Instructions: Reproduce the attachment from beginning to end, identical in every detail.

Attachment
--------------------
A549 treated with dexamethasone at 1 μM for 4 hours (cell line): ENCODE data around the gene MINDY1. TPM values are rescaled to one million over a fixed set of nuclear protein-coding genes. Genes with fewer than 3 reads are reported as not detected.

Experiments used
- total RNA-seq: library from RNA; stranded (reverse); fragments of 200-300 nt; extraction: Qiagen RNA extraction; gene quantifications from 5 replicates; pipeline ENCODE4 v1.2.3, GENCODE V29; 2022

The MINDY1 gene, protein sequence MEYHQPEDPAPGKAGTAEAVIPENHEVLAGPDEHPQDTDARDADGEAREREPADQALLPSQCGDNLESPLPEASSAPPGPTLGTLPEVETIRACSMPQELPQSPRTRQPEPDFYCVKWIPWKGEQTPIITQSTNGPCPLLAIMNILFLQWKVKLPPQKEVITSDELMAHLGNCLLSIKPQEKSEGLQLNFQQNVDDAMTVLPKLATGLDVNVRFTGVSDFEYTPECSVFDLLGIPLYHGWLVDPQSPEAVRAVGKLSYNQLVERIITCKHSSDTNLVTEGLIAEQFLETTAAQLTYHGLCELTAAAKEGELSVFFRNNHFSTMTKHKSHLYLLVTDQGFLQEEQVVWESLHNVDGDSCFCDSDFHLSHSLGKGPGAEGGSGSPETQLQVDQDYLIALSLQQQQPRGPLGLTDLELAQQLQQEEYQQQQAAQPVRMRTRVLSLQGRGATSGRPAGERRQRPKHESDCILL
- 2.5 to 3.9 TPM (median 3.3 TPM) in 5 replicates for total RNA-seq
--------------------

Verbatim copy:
A549 treated with dexamethasone at 1 μM for 4 hours (cell line): ENCODE data around the gene MINDY1. TPM values are rescaled to one million over a fixed set of nuclear protein-coding genes. Genes with fewer than 3 reads are reported as not detected.

Experiments used
- total RNA-seq: library from RNA; stranded (reverse); fragments of 200-300 nt; extraction: Qiagen RNA extraction; gene quantifications from 5 replicates; pipeline ENCODE4 v1.2.3, GENCODE V29; 2022

The MINDY1 gene, protein sequence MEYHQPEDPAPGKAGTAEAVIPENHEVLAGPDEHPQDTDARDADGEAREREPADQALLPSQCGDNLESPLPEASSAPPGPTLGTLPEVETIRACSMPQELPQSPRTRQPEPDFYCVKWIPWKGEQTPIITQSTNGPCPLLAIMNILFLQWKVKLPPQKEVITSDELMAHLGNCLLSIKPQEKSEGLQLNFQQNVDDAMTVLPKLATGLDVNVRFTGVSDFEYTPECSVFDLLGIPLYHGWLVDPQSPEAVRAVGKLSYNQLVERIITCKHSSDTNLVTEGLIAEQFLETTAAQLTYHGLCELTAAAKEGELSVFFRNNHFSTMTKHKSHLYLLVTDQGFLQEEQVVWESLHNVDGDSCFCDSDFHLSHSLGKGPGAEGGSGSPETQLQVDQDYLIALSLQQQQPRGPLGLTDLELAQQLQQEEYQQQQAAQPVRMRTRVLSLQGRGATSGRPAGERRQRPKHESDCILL
- 2.5 to 3.9 TPM (median 3.3 TPM) in 5 replicates for total RNA-seq